Digital approaches to Holocaust research have led to a renewed interest in how researchers in the humanities work with material and use it as evidence for their work. Creating evidence by looking for connections and making links between events, people and places is key to all historical research. The most basic methods of generating evidence in history have changed with the digital transformation of archives and the scholarship linked to them. This paper investigates this digital transformation based on the experience of the European Holocaust Research Infrastructure (EHRI).
issue 13 / August 2018 by Tobias Blanke and Conny Kristel
issue 13 / August 2018 by Fraser Raeburn
In January 2016, the EHRI project launched a Document Blog, an experimental space for project partners, historians and archivists to discuss and test new digital approaches to Holocaust documentation. As a work in progress, the blog allows not only to develop new methods and share ideas, but also to assess the needs and issues of at least a part of digitally engaged Holocaust scholars and archivists. Building on this experience, the proposed article will, apart from providing general information about the Document Blog and the technology used, discuss the platform from two perspectives.
issue 13 / August 2018 by Michal Frankl
Although concentration camps constituted a densely populated social world, historians still largely approach them as being composed of isolated individuals. This interpretative premise is sustained by the inherent linear organization of most audiovisual archives and the prominence of the individual survivor testimony as their organizing unit. However, taking the social relation rather than the individual and his/her testimony as the organizing principle of a rethought digital Holocaust archive leads to a more historically faithful understanding of the Holocaust survivor as a networked self. A pilot digital reconstruction of social networks of Jewish Holocaust survivors from the Greek city of Salonica/Thessaloniki demonstrates how the linear digital audiovisual archive can support the digital documentation of the multiple forms and structures of relatedness, thus helping historians better understand how Holocaust survivors managed to reconstruct a social universe in the camps and navigate within it under extremely adverse circumstances.
issue 13 / August 2018 by Paris Papamichos Chronakis
issue 13 / August 2018 by Dan Zeits
In 2018, the International Tracing Service (ITS) extends the online accessibility of further parts of its 30 million documents on the fate of Holocaust victims, of forced laborers and Displaced Persons. To support the understanding of this historical documentation the ITS developed a so-called e-Guide – an interactive tool for describing document types, their origin, the meaning of terms and the possible variations.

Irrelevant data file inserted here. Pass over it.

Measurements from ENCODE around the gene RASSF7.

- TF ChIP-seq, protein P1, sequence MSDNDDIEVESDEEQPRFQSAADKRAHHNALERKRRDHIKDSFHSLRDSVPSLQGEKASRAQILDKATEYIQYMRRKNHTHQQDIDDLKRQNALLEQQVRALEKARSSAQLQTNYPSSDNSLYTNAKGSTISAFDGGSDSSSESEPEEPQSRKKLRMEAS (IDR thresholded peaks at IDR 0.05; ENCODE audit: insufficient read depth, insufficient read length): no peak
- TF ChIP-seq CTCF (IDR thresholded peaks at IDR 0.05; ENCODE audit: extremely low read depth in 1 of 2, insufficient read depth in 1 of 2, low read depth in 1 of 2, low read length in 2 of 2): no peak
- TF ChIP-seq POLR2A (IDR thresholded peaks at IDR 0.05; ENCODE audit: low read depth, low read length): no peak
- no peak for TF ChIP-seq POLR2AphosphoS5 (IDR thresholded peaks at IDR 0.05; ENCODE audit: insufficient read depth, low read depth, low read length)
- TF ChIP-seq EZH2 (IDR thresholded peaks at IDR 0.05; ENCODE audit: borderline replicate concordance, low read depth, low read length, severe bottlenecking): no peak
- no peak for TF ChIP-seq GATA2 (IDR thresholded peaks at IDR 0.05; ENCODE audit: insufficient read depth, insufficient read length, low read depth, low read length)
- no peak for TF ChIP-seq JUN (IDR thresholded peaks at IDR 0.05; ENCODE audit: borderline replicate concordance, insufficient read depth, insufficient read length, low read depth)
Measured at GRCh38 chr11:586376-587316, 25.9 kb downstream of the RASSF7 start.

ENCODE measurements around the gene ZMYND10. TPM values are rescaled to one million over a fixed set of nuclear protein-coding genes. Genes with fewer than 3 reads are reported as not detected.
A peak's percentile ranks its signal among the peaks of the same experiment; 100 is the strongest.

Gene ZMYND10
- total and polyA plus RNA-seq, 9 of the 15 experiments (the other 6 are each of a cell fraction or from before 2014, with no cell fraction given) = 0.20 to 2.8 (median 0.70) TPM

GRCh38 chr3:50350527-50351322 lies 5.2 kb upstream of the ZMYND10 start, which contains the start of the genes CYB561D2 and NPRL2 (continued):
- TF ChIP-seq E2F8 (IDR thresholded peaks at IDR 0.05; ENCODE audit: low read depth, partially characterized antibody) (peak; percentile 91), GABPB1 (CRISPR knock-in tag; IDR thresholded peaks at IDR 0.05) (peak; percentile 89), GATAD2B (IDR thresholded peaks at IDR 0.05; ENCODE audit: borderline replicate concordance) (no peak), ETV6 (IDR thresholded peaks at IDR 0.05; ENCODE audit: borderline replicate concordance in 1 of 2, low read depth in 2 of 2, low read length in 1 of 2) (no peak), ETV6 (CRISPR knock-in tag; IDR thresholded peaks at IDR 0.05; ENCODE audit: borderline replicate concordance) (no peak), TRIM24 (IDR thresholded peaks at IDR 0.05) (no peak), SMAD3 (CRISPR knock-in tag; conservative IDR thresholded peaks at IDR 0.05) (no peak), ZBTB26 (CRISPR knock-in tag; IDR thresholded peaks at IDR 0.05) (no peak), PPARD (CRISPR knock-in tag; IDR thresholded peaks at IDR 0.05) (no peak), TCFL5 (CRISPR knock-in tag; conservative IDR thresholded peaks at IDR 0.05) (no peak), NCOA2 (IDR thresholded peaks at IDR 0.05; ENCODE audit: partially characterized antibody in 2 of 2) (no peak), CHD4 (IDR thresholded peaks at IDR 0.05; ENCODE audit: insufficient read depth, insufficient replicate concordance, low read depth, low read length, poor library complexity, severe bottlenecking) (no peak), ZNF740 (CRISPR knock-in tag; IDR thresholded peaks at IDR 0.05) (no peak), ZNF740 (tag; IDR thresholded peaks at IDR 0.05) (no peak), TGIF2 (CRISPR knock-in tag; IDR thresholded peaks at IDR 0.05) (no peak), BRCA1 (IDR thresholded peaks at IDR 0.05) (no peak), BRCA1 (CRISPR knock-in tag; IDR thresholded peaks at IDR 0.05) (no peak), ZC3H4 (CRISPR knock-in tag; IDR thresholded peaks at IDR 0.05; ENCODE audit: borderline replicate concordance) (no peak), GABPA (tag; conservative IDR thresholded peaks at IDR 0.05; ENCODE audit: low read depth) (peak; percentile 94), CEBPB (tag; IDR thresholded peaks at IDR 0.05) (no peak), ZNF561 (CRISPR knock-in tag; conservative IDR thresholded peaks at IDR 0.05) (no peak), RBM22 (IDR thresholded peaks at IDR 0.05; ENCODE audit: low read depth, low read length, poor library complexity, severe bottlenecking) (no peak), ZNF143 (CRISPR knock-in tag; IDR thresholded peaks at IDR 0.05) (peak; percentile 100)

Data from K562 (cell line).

This paper introduces the concept thoughts behind the e-Guide and the first results. Using the Malariakartei as a practical example, the article will show how different user groups can benefit from the new digital guide.
issue 13 / August 2018 by Christiane Weber
issue 13 / August 2018 by Catherine Horel
Holocaust research and archives are undergoing a digital transformation, most obviously seen in the digitization of primary sources. The increased volume of digital Holocaust-related archival content raises the question though of whether online availability of data is enough to ensure accessibility. New digital tools can play an important role in facilitating access to digital data and existing materials in different ways.
This article will give an insight into the ongoing work on Memento Vienna, an online tool that makes visible the last-known residence of Holocaust victims in Vienna and facilitates access to digital Holocaust-related archival sources such as documents and photographs with person-specific information via a Geographic Information System (GIS). The article argues that while the focus of such a digital tool lies in presenting information in new ways to broader audiences, these tools and the visualization of Holocaust-related archival material they facilitate can also be an important source for historical analysis. The article concludes by showing that Memento Vienna is not only an example of the role of new practical applications aimed at a younger generation in compiling and presenting data about the Holocaust, but also their use in offering historians new ways to interpret and analyze Holocaust-related data. The article in particular shows how the preliminary results of Memento Vienna, visualizing areas of ghettoization of Jews in Vienna, can help deepen the understanding of the policy of relocation for Jews before deportation.
issue 13 / August 2018 by Wolfgang Schellenbacher
issue 13 / August 2018 by Emanuela Trevisan Semi
The aim of the article is to present a historical mock-up (here based on Lodz ghetto model from Radegast Station) as one of the means currently used in museums to transmit knowledge in a modern way. Its purpose is to preserve memories about past events and places associated with them. A historical mock-up is not a museum artifact, but a modern object that tells a particular story. It captures topographical realities of a non-existing or transformed urban space and requires the use of maps, plans and archival photographs etc. This is an attempt to present the way in which a historical mock-up demonstrates how to combine elements of traditional exhibit, document repository and documentation center in Holocaust museum. At the same time, one has to consider whether a reconstruction of the ghetto model does not bring with it moral dilemmas. Do we have the right to recreate a ghetto? Are there any ways and means protecting us from “misreading” the model?
issue 13 / August 2018 by Zofia Trebacz